Under the tooth enamel, inside the hard layer of the dentin, there is a soft tissue called the pulp. The pulp helps the root of your tooth to grow when your teeth are still developing. It contains blood vessels, nerves and connective tissue. When your teeth are fully developed, it can survive without the pulp, because the tooth continues to receive nourishments from the tissue surrounding it.
When damage occurs to a tooth and becomes infected, the infection destroys the pulp. If left untreated, the damaged pulp can spread the infection to the bone around the tooth, causing swelling and moderate to severe pain. Many patients wait until the pain becomes unbearable, before seeking dental assistance. This is when endodontic treatment (often referred to as Root Canal Therapy) is performed to save the tooth.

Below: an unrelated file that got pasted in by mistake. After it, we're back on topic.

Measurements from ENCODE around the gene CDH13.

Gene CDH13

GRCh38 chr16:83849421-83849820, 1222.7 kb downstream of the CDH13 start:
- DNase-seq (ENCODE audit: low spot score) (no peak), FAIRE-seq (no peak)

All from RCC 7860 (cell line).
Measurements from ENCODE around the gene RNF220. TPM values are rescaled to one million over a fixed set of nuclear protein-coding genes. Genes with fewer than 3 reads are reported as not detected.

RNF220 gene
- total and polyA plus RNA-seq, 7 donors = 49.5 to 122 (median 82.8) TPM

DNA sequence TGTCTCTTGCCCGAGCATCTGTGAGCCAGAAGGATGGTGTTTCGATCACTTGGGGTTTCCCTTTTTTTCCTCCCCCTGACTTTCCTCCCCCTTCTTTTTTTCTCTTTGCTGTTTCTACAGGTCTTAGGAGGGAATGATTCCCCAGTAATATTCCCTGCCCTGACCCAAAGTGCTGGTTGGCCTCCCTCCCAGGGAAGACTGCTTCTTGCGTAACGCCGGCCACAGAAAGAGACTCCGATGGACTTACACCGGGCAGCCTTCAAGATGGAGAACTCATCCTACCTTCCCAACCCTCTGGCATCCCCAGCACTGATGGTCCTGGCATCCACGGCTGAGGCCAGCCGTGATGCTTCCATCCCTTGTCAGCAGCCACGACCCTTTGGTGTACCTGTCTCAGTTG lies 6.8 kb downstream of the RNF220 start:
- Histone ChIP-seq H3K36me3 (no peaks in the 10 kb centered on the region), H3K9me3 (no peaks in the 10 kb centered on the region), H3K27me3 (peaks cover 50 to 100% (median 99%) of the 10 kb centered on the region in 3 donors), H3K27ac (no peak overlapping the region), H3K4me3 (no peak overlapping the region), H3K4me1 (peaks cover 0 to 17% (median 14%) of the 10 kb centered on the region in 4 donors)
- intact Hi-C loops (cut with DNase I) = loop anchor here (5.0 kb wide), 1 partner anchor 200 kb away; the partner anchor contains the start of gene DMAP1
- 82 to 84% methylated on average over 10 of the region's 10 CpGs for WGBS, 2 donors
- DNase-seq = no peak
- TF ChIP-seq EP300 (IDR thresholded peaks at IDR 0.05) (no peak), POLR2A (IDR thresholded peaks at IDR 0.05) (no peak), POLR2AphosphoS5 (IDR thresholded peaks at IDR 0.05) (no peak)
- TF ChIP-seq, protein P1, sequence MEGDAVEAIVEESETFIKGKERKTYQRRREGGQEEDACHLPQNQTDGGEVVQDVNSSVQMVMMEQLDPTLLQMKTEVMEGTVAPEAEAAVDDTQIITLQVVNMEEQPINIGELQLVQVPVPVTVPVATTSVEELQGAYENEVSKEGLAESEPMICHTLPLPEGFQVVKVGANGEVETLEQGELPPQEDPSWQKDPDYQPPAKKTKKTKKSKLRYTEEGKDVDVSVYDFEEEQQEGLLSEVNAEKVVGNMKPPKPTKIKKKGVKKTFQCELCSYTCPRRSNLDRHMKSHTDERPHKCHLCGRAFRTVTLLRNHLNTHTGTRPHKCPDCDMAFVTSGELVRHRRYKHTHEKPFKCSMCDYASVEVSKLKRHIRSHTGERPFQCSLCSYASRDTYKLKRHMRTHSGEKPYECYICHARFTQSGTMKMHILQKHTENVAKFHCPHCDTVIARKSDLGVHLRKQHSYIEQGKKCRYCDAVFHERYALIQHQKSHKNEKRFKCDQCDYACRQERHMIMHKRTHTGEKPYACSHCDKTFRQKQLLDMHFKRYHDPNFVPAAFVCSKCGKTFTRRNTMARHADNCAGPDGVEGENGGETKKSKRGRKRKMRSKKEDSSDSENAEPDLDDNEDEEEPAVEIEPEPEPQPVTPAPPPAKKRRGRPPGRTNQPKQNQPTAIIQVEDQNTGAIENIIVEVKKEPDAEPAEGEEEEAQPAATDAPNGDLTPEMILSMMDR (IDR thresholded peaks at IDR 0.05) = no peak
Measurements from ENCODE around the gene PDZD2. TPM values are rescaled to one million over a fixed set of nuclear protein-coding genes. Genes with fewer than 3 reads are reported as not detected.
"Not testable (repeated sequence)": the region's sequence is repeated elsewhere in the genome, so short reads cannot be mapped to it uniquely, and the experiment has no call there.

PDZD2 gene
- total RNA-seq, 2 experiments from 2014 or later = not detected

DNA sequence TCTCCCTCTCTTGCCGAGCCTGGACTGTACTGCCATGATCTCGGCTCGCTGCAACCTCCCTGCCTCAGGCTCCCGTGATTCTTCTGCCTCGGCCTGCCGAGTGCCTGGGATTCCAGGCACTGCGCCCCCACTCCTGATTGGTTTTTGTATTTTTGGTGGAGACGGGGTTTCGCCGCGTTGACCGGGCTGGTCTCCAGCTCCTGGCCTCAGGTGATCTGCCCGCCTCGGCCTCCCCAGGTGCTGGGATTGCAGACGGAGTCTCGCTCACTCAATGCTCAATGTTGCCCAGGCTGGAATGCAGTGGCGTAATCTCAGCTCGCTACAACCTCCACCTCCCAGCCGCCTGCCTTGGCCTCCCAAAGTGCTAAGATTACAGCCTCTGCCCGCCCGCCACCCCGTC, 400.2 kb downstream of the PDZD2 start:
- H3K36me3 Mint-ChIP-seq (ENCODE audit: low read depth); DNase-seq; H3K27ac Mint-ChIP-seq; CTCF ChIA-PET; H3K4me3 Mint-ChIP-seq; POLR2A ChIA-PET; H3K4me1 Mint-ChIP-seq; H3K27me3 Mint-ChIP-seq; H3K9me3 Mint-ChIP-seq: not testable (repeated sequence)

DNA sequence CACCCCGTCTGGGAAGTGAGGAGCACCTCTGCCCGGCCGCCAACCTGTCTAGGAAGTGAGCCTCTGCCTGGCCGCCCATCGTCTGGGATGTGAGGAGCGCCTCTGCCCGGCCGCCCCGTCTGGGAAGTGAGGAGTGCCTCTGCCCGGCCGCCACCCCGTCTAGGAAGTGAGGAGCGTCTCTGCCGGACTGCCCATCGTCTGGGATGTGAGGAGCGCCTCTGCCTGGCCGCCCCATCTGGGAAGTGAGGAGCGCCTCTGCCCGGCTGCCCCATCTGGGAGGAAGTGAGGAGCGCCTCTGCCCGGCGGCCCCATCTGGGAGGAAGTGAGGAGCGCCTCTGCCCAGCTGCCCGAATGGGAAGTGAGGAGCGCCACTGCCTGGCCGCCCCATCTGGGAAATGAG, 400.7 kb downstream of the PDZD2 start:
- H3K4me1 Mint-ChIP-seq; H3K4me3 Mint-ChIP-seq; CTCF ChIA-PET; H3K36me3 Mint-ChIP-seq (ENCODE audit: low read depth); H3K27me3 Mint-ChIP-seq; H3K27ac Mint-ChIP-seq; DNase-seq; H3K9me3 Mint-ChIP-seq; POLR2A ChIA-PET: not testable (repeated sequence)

Endodontic treatment involves the opening of the tooth through tiny canals, removing the damaged pulp, cleaning, shaping, filling and sealing the tooth.